Residents of Fort McPherson, N.W.T., passionately defended the Peel River watershed at a public meeting held this week in the community.
Concerned residents campaigned to prevent any mining, oil drilling or industrial development in the watershed.
The Yukon government is touring the Northwest Territories and Yukon, gathering opinions on a recommended land-use plan for the region.
The current draft proposes to limit development on 80 per cent of the watershed area — up from 50 per cent in the first round of consultations.
While 8,000 existing mineral claims would be honoured in this zone, the sites could be only accessed by air and no roads could be built.
About 60 people crowded Fort McPherson's recreation centre for Tuesday's public meeting. The room was decorated with children's drawings of the river, animals and traditional life.
Environmental damage feared
Chief William Koe of the Tetlit Gwich'in said his community was united in its opposition to any industrial development in the watershed, including the existing mineral claims — all of which were signed before negotiations began on the land use management plan.
"The people are saying they want it protected 100 per cent," said Koe. "They want to keep this place pristine, quiet and peaceful. We don't want any development up there. We have three of the most important rivers of the world.
"We're right down the river," Koe added. "If any environmental damage happens, we are the ones who will be affected. Aklavik will be affected and it'll go right down to the ocean."
Charlie Snowshoe, an elder from Fort McPherson, said the government should cancel the existing mineral claims. "They were signed before and it shouldn't have been done," he said.
This call for complete protection, meaning no industrial development of any kind, has also been issued aboriginal groups in Yukon.
The Peel watershed is home to four different aboriginal peoples: the Na-Cho Nyak Dun, Tr'ondek Hwech'in, Vuntut Gwich'in and Tetlit Gwich'in.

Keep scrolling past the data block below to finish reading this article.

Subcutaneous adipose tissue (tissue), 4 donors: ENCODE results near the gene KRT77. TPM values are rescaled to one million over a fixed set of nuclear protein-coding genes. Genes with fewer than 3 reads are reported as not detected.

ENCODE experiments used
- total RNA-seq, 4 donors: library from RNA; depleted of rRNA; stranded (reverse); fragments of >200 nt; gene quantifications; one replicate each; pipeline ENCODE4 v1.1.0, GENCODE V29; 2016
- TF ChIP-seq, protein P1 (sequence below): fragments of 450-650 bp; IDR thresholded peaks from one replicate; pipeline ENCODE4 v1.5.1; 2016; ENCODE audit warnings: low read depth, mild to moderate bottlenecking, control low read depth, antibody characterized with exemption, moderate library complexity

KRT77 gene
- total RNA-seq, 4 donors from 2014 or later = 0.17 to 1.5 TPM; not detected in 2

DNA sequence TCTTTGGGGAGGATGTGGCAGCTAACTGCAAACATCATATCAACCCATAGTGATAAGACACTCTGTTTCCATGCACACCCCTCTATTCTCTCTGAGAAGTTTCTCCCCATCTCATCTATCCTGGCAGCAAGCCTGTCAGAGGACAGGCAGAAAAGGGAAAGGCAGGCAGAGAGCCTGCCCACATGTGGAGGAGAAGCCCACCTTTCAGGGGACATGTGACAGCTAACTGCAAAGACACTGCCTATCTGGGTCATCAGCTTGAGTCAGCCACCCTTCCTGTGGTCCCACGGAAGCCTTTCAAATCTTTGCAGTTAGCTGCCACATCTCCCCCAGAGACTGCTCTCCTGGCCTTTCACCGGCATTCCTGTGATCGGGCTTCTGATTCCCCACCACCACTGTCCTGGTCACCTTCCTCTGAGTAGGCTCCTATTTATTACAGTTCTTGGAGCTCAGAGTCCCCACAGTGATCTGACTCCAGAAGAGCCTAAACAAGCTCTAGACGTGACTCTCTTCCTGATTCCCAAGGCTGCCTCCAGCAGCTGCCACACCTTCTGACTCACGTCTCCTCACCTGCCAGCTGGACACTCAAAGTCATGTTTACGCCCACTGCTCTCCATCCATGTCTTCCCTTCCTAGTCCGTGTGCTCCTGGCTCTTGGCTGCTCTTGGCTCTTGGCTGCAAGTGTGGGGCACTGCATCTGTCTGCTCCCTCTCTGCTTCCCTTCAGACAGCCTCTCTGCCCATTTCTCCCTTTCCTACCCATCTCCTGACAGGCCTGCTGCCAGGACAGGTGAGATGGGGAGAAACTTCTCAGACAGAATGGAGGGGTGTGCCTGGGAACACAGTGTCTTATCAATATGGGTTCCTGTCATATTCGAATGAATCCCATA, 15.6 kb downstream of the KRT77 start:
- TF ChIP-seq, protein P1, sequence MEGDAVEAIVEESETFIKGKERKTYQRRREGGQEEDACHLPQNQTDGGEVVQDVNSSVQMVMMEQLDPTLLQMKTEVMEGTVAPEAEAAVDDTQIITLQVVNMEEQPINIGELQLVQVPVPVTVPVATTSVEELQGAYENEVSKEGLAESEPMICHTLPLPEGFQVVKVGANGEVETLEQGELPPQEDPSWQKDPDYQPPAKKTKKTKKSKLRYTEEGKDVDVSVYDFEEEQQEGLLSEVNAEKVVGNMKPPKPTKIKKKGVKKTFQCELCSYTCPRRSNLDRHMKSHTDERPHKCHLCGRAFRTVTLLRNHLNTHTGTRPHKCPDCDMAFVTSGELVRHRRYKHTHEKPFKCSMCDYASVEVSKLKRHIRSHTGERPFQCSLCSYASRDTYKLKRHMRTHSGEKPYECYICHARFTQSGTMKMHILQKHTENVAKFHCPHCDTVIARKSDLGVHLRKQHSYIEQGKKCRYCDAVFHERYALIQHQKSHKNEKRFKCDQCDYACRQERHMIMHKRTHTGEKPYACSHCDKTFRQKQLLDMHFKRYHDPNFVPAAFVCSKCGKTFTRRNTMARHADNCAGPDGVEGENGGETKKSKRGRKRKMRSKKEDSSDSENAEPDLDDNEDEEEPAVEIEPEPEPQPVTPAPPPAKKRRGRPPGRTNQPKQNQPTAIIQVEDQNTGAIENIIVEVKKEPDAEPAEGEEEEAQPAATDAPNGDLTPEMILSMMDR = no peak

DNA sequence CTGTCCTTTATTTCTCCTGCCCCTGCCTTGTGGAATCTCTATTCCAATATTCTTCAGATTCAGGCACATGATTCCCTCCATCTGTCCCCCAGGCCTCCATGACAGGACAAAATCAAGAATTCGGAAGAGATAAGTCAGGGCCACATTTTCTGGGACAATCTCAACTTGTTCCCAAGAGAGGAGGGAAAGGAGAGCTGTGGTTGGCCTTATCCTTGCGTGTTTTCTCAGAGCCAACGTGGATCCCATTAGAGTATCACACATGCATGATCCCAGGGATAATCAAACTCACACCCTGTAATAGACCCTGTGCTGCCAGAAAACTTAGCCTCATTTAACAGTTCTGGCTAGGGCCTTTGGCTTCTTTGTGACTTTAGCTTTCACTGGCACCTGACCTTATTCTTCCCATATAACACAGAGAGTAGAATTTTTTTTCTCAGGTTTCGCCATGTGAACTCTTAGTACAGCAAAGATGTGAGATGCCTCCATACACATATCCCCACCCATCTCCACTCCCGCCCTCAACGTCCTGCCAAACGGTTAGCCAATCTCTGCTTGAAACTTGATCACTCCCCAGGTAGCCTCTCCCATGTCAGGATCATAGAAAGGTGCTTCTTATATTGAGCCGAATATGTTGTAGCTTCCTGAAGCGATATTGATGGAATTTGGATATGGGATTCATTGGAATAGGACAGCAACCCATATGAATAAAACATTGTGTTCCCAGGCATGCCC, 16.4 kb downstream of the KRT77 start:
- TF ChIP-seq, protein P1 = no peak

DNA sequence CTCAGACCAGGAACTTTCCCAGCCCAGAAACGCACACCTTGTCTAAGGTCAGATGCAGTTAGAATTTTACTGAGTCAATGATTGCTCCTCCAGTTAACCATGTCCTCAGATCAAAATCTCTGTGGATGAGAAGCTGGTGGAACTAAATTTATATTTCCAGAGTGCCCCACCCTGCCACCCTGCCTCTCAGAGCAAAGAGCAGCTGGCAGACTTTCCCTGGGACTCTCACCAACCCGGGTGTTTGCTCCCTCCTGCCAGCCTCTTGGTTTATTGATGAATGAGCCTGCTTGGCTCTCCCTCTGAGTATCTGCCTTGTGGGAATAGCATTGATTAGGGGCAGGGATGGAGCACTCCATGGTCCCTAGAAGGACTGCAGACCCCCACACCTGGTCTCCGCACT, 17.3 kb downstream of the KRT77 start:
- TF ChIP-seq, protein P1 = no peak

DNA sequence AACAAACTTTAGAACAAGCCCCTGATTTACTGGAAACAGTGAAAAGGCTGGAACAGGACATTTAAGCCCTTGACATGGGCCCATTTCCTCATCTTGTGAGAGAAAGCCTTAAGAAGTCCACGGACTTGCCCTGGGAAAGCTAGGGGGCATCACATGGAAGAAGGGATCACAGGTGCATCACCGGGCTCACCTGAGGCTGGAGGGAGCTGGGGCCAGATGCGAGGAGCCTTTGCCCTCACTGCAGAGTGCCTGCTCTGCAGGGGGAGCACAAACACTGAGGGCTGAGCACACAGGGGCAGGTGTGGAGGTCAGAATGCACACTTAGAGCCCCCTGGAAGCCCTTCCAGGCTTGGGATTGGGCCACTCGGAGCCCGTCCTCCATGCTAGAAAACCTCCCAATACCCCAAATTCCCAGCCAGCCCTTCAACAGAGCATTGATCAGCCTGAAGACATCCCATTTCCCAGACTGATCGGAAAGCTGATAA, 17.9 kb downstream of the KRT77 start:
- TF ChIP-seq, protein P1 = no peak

"The world is running out of water, and in a few years it'll be as important as oil and gas. And we'll have all the fresh water here," said Fred Ross, 22, who was one the first speakers at the Fort McPherson meeting.
"Our people survived here for 20,000 years just from the land. We can`t let development take it over."
Elders speak against development
Mary Teya, a Gwich'in elder from Fort McPherson, told the panel she was furious at the idea of mining activity being allowed, with or without roads.
"At one time I think I would have been yelling, because I am so angry," she said.
"We see the things that are happening because of development. We know there is pollution. We know that our land is being destroyed. Even our people are being destroyed.
"I am in my old age now, and I want to speak out on behalf of my people. I want to be heard. We don't want no 80 per cent, we want 100 per cent total protection of the Peel River watershed," Teya added.
"We want to continue to be healthy. We want our families to continue to be healthy. It's the last we've got. We hear about the [Alberta] oilsands, poison leaking into the rivers … we need to ask for total protection."
The Peel River watershed is one of the largest undisturbed freshwater ecosystems in Canada. It spans across parts of Alaska, the N.W.T. and Yukon.
Elder Robert Alexie Sr. said an intact watershed would be more valuable than any industrial development of the area.
"I say if we leave it alone, if it's protected, my young people will be wealthy for the rest of their lives," Alexie said.